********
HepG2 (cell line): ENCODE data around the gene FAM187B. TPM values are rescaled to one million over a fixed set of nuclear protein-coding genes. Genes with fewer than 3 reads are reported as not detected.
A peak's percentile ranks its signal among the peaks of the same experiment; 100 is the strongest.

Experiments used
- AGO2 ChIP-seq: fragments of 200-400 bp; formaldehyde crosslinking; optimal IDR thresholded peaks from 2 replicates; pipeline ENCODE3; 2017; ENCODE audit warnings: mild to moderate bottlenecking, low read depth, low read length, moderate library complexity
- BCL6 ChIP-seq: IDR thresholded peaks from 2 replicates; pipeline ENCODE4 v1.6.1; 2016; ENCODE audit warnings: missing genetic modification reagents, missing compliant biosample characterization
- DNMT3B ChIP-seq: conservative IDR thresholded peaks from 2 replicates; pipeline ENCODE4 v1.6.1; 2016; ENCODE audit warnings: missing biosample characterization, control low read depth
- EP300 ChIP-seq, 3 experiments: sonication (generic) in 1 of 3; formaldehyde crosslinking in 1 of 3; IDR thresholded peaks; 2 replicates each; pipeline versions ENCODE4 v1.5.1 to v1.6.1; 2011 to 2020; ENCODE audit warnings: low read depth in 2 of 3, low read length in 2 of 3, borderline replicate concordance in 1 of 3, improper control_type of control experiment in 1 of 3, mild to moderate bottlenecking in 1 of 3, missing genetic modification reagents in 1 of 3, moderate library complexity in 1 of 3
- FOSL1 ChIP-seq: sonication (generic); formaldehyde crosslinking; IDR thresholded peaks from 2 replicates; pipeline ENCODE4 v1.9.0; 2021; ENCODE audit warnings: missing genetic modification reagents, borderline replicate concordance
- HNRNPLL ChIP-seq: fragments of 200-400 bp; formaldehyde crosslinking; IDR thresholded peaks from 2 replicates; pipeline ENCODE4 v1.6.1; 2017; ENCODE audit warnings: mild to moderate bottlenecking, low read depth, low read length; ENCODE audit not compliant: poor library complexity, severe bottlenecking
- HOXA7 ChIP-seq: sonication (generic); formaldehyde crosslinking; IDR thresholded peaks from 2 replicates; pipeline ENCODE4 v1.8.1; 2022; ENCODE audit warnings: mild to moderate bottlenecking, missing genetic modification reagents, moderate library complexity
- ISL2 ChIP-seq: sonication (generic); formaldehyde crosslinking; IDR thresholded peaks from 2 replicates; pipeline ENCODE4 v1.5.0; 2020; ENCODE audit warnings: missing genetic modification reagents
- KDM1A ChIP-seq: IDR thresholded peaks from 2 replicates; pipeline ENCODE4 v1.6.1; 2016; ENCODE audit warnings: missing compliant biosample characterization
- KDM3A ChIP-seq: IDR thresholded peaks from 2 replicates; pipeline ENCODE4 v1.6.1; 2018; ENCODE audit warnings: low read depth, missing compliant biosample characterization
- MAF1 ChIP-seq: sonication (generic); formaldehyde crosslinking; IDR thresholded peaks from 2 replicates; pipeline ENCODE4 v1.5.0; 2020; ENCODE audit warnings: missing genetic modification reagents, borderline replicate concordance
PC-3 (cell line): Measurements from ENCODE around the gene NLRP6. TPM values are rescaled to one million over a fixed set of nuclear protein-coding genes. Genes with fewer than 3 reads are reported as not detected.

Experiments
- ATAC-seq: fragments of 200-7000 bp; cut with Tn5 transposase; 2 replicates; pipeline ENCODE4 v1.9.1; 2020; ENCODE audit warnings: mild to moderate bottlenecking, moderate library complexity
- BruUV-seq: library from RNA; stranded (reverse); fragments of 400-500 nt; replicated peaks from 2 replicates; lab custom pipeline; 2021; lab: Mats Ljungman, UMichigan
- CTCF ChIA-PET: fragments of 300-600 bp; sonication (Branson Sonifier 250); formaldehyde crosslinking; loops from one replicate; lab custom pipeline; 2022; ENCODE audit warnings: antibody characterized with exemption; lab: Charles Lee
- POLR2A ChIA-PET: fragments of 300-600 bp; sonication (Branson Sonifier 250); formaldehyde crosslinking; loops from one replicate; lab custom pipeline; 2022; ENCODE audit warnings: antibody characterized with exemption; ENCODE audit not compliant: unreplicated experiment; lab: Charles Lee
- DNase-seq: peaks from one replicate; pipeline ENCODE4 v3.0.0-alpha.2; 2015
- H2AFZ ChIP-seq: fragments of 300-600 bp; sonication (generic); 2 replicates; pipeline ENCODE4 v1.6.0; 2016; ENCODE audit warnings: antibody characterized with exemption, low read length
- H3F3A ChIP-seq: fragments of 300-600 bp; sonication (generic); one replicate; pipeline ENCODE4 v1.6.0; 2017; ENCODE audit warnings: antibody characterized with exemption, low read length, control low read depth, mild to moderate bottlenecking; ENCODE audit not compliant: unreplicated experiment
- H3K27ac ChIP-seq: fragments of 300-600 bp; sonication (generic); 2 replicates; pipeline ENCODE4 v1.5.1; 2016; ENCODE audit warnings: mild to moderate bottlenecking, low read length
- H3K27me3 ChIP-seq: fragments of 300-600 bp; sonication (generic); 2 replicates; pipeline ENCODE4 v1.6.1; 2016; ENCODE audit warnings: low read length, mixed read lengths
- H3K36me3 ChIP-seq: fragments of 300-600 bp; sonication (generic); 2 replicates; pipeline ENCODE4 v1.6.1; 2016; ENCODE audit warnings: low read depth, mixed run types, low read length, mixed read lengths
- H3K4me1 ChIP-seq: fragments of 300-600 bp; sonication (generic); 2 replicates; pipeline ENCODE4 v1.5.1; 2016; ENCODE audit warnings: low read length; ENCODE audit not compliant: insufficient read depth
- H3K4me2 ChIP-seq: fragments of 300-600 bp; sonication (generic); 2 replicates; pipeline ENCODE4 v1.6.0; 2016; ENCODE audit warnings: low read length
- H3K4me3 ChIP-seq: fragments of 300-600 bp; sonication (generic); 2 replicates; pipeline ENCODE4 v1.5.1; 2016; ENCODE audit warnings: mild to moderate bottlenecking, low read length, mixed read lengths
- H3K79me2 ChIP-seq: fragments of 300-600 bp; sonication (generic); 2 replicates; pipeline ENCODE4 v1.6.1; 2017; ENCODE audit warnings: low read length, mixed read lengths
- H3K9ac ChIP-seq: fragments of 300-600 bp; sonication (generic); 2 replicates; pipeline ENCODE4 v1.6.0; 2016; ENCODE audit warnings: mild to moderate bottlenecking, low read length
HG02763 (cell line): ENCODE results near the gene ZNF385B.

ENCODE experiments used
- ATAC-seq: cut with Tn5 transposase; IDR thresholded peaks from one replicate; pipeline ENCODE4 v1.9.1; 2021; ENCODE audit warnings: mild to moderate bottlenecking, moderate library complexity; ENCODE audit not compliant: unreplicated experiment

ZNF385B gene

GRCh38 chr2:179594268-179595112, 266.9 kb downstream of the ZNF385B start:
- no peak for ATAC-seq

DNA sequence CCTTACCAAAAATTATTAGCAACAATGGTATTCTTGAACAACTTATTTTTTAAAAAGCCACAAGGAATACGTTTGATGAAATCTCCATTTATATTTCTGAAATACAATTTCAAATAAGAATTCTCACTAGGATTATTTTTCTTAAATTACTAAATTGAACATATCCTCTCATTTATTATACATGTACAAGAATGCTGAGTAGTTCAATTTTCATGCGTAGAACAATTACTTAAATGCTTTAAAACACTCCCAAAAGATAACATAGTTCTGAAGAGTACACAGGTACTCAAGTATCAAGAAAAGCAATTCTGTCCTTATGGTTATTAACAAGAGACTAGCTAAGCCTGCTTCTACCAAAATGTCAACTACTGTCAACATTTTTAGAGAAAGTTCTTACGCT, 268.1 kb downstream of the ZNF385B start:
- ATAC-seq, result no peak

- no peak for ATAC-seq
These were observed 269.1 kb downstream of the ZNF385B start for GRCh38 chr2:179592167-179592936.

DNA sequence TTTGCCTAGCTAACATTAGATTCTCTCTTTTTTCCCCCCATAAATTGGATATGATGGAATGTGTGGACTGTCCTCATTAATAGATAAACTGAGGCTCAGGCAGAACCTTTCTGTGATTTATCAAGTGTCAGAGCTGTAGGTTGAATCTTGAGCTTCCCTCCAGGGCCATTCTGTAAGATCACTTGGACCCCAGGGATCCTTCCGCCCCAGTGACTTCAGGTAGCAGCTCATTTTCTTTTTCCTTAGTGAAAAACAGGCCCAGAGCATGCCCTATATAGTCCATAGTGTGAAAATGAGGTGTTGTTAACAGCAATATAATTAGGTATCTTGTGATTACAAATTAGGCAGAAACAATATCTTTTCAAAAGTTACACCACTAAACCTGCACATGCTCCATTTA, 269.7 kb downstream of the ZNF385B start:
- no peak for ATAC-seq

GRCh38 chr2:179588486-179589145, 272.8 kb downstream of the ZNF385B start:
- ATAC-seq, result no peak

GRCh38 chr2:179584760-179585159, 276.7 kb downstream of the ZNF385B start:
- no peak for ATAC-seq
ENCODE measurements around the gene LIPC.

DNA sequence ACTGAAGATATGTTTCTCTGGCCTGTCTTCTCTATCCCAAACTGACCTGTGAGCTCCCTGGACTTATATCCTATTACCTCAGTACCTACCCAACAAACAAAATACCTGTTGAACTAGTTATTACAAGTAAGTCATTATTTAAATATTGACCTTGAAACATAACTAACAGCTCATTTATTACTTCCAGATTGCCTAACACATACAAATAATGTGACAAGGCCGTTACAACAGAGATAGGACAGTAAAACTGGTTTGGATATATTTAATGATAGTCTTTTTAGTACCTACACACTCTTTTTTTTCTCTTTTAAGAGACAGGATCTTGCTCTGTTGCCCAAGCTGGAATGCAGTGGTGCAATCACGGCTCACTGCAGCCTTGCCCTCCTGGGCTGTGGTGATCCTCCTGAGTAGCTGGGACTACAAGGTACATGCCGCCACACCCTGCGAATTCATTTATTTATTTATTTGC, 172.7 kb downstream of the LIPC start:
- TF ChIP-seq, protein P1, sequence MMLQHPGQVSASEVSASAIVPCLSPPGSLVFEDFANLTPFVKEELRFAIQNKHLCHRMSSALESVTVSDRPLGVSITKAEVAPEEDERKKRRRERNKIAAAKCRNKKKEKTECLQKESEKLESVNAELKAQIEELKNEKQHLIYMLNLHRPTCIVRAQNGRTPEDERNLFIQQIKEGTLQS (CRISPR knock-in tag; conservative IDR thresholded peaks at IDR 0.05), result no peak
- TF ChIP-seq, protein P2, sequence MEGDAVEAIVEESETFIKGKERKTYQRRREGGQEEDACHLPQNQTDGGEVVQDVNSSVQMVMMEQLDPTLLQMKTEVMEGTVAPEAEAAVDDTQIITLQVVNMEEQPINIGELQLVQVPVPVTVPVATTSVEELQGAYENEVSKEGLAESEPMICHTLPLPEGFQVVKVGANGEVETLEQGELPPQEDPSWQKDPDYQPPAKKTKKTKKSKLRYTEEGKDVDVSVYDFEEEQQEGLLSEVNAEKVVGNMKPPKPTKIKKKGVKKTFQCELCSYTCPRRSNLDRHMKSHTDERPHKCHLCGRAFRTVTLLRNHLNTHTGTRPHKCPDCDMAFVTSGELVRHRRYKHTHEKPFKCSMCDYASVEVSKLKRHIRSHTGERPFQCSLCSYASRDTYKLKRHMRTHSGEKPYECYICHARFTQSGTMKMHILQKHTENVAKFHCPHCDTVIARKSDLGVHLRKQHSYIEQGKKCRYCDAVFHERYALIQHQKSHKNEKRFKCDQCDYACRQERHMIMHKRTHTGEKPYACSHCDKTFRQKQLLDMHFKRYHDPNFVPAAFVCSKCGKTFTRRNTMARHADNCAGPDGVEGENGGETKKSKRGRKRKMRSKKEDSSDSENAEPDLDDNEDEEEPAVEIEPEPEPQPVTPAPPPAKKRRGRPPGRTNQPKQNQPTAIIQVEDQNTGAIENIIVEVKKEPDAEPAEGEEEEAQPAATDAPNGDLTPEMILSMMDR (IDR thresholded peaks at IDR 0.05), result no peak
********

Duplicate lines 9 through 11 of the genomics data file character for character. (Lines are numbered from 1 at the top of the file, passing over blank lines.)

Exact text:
- HNRNPLL ChIP-seq: fragments of 200-400 bp; formaldehyde crosslinking; IDR thresholded peaks from 2 replicates; pipeline ENCODE4 v1.6.1; 2017; ENCODE audit warnings: mild to moderate bottlenecking, low read depth, low read length; ENCODE audit not compliant: poor library complexity, severe bottlenecking
- HOXA7 ChIP-seq: sonication (generic); formaldehyde crosslinking; IDR thresholded peaks from 2 replicates; pipeline ENCODE4 v1.8.1; 2022; ENCODE audit warnings: mild to moderate bottlenecking, missing genetic modification reagents, moderate library complexity
- ISL2 ChIP-seq: sonication (generic); formaldehyde crosslinking; IDR thresholded peaks from 2 replicates; pipeline ENCODE4 v1.5.0; 2020; ENCODE audit warnings: missing genetic modification reagents